Jurisprudence

Wisconsin’s Election Was Not a Triumph for Democracy. It Was a Tragedy.

No healthy democracy would force its citizens to jeopardize their lives to vote.

Residents wait in line to vote at Riverside University High School on April 07, 2020 in Milwaukee, Wisconsin. Residents waited more than two hours to vote at the school, one of the few polling places open in the city after most were consolidated due to COVID-19.
Residents wait in line to vote at Riverside University High School on April 7 in Milwaukee.
Scott Olson/Getty Images

The story of Wisconsin’s April 7 election is, in some ways, an inspirational one. Republicans insisted on holding the contest in the midst of a pandemic, then successfully fought Democratic efforts to expand absentee balloting. The GOP’s voter suppression forced thousands of Wisconsinites to choose between protecting their health and exercising their right to vote. A huge number of people accepted the risk, braving long lines and large crowds to cast a ballot. And they prevailed: The liberal candidate triumphed in the Wisconsin Supreme Court race by a nine-point margin, ousting an arch-conservative justice and putting progressives in striking distance of flipping the court.

This narrative is factually accurate, but it is not a triumph. It is a tragedy. In 2020, some Americans jeopardized their lives to vote. No healthy democracy would push its citizens into this predicament. Wisconsin voters did not have to worry about getting brutalized at the polls, like black voters during Jim Crow; they did, however, face an invisible threat that could very well end their lives. We should be inspired by Wisconsinites’ refusal to let Republicans silence their voices. But we should also be horrified that some Americans may have literally sacrificed their lives to exercise this constitutional right. As Ann Jacobs, a Democratic member of the Wisconsin Elections Commission, told me last week, “John Lewis is a hero because he risked his life to vote. That is not the standard to which the ordinary citizen should be held to exercise the franchise.”

It is too soon to tell how many Americans were disenfranchised by Wisconsin’s Republican-dominated Legislature and the courts that enabled it. But it is already apparent that the number will be high. Republicans suppressed votes in two related ways. First, they declined to postpone the election after 7,000 poll workers dropped out for fear of infection. As a result, several urban centers shuttered the vast majority of their polling places; Milwaukee, for instance, reduced its polling places from 182 to five. Second, Republicans rejected efforts to loosen restrictions on absentee ballots. In the weeks before the election, an unprecedented number of people—nearly 1.3 million—requested these ballots, but election officials couldn’t process every request in time. Thus, many voters didn’t even receive their ballots until after Election Day. And thanks to the U.S. Supreme Court, ballots mailed after Election Day were thrown out.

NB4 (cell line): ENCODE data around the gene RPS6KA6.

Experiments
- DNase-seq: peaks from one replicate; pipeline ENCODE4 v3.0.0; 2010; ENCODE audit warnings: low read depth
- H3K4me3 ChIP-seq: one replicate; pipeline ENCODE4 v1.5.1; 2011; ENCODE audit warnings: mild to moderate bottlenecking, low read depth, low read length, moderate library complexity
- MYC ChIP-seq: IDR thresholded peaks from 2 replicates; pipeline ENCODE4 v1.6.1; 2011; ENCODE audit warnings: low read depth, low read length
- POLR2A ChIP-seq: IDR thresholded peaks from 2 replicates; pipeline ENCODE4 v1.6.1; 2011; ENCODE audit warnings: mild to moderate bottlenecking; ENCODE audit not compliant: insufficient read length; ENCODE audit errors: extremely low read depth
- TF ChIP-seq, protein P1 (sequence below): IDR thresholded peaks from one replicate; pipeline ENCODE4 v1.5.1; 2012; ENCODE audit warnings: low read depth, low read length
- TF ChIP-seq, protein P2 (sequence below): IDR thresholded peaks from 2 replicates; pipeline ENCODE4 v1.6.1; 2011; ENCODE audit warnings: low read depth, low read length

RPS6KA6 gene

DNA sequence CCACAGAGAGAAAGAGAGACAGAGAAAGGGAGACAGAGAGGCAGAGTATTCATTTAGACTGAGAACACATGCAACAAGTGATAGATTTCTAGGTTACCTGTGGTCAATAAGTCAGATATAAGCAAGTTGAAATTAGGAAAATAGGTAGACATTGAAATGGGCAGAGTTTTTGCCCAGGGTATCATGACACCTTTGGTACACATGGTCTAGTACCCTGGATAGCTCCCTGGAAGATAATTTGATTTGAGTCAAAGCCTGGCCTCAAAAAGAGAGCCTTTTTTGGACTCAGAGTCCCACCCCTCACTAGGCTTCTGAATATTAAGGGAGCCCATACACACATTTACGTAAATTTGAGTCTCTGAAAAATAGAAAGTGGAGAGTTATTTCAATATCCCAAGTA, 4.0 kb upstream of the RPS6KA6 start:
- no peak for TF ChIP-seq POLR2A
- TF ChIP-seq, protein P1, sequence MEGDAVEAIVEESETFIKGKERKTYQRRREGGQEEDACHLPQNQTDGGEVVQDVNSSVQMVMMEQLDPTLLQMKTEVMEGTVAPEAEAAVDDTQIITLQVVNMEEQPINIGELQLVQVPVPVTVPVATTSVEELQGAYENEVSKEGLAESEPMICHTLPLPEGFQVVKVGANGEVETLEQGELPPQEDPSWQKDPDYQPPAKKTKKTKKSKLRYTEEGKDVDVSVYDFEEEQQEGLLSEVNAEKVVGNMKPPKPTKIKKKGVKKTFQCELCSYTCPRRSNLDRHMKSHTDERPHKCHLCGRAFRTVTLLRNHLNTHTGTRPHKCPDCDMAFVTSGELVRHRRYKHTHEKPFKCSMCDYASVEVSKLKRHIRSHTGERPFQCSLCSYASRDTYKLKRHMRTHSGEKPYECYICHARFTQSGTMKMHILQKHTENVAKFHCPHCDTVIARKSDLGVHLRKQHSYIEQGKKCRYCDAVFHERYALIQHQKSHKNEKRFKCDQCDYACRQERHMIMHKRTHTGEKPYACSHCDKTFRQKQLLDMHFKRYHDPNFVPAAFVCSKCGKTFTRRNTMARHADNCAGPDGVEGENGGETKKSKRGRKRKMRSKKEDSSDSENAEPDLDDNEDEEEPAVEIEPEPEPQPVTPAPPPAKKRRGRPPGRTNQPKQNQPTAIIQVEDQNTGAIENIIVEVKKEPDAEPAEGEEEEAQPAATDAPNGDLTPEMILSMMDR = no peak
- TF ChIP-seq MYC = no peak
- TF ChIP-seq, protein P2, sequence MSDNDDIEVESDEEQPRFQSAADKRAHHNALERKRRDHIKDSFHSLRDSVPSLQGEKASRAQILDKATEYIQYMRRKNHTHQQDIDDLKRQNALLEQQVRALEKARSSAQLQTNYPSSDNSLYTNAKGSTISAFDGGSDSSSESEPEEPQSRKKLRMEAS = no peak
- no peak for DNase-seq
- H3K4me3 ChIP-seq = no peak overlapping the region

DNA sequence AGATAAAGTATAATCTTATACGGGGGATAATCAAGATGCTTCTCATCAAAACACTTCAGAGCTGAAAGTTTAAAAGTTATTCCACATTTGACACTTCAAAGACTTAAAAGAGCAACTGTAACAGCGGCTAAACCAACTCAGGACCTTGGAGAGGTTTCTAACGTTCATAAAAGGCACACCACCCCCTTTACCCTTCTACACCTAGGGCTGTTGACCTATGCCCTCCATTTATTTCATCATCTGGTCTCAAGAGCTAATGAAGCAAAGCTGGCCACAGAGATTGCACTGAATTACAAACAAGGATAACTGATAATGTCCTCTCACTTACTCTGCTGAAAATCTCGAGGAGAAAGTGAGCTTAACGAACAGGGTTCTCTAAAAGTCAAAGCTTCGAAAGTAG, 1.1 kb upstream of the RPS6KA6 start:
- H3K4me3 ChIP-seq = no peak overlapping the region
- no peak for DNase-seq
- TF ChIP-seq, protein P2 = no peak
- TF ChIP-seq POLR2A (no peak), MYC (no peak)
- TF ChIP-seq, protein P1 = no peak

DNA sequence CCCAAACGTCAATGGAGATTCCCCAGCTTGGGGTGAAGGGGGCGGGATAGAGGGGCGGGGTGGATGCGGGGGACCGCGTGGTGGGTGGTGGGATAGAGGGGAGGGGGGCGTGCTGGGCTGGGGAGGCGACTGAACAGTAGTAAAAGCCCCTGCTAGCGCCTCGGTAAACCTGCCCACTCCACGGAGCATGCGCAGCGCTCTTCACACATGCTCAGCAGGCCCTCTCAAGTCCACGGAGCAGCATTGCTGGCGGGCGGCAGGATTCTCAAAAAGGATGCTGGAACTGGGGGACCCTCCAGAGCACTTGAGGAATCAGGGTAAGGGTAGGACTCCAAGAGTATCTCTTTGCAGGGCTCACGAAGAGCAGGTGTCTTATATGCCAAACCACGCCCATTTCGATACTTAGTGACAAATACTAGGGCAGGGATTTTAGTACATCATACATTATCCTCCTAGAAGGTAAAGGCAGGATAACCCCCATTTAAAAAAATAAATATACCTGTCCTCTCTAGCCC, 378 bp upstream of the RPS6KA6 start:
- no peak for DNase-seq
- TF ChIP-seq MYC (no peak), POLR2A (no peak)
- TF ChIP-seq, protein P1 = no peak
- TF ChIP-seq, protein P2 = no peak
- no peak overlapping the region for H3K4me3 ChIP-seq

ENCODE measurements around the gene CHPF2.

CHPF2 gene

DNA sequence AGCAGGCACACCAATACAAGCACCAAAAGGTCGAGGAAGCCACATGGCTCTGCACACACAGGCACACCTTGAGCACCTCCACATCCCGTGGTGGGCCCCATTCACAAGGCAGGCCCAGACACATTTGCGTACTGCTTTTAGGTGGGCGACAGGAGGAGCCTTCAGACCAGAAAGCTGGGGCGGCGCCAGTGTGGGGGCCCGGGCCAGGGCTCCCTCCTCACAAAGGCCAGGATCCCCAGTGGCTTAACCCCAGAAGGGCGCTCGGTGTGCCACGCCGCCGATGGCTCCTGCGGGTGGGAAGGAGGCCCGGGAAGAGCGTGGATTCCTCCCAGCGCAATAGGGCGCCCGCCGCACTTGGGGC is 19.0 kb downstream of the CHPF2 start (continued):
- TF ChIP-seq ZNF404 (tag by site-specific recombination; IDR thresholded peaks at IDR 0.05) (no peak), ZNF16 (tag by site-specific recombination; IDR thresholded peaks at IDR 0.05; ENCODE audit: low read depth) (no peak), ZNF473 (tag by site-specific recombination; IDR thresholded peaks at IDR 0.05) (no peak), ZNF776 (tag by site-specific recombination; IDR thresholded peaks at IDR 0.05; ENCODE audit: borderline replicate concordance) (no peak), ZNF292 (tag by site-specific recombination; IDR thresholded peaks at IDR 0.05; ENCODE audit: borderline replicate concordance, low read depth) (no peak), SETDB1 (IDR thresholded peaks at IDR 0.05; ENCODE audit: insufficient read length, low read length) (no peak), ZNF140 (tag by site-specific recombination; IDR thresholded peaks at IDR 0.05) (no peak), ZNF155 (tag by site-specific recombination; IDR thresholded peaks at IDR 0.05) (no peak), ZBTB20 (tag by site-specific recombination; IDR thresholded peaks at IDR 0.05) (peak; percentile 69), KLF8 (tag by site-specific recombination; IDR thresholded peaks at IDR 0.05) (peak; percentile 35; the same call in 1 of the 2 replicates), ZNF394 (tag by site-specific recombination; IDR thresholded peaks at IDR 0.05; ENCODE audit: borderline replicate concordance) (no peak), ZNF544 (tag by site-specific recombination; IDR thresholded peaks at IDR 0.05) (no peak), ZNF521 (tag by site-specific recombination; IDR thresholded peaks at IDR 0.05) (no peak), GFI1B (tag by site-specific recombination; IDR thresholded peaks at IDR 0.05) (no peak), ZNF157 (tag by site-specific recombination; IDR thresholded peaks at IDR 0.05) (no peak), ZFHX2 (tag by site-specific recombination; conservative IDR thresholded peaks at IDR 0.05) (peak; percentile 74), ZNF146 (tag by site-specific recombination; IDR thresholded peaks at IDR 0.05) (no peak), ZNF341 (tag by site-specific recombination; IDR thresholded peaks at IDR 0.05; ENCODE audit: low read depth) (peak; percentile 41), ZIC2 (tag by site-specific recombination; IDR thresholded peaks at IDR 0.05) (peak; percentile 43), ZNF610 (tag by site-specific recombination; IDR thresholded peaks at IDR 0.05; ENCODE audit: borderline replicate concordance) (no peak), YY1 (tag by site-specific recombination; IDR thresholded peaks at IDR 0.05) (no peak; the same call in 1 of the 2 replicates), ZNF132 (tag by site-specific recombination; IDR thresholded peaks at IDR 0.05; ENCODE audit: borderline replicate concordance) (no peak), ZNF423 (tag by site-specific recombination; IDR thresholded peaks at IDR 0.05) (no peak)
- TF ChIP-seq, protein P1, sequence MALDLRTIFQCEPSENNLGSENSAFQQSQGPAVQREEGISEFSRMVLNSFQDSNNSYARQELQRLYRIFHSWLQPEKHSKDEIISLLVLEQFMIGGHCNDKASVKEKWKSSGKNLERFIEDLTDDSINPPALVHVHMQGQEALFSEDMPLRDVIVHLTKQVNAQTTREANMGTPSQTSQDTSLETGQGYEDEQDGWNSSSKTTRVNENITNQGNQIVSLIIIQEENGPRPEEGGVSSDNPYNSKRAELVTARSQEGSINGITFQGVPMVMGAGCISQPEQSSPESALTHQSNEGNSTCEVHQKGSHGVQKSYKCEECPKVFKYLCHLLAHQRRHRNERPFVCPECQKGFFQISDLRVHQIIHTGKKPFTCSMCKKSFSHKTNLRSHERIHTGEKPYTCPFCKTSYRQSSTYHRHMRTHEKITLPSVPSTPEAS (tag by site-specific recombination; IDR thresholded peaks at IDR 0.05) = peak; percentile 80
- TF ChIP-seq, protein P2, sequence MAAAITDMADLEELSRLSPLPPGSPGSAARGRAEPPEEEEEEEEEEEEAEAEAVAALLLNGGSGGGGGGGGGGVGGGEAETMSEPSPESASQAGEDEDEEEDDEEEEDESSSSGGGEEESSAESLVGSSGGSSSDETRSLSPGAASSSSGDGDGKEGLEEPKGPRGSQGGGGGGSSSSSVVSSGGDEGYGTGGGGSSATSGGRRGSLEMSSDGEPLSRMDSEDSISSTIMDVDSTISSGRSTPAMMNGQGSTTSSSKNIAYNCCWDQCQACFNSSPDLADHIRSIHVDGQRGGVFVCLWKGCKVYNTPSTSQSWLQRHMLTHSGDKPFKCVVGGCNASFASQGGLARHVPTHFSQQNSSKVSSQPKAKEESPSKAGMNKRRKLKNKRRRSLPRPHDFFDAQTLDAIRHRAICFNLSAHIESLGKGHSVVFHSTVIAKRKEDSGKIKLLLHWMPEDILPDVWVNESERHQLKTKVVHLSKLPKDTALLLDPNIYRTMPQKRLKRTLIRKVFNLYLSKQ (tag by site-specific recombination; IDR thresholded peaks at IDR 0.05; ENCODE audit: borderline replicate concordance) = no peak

If you requested a mail-in ballot but didn’t get it by Election Day, then, you had to either go to the handful of open polling places or surrender your vote. If you chose to cast a ballot in-person, you had to wait for hours in the cold, in a line that snaked around many city blocks. You could wear a mask and try to stay six feet away from other voters. But eventually, you had to come into contact with poll workers, who themselves came into contact with thousands of other people. (Poll workers in Florida and Chicago have already tested positive for the coronavirus.) Then you went home to your family, your community—and if you caught COVID-19, you brought it home with you.

We don’t yet know how many Wisconsinites were infected while voting. But the number is almost certainly higher than zero, and it didn’t have to be. If GOP legislators had compromised with Democratic Gov. Tony Evers, they could’ve easily delayed the election, mailed out ballots to every voter, and ensured that no one put their lives on the line. Instead, Republicans appear to have calculated that their schemes would suppress more Democratic votes than Republican ones. They may have been wrong: Jill Karofsky, the liberal candidate for Wisconsin Supreme Court, trounced Daniel Kelly, the conservative incumbent, by about 163,000 votes.

But that does not mean democracy won. Turnout was down significantly from the last spring election during a presidential primary: 34.3 percent as compared with 47.4 percent in 2016. Some of that decline is attributable to Milwaukee County, which saw mass poll closures, and where turnout fell by 40,000 votes as compared with 2016. Yes, many Milwaukee voters still braved the polls. But many did not. And can anyone blame them? Milwaukee Mayor Tom Barrett, who was on the ballot himself, urged residents not to go to the polls. You’d have to be delusional, malicious, or both to encourage people to vote in-person during a pandemic—as Republican Wisconsin Assembly Speaker Robin Vos did, while covered in protective gear. (Every Wisconsin Supreme Court justice, including the four who reinstated the April 7 election, voted by mail.)

It’s heartening to see photos of Wisconsinites lined up at the polls on April 7, their mere presence a protest against voter suppression. But it won’t be so heartening when COVID-19 infections begin to break out among these individuals.

On Tuesday, I asked Jacobs, the elections commissioner, how she felt about the claim that the election turned out to be a win for democracy. “The results of this election demonstrate how precious democracy is,” Jacobs said, “and how hard people will work to preserve it. I truly believe we asked too much of our voters. And yet they prevailed.” But at what cost? “You can win battles and still have too many casualties,” Jacobs told me. “We may have won this battle, but it’s my dearest hope that it is not at the expense of casualties.”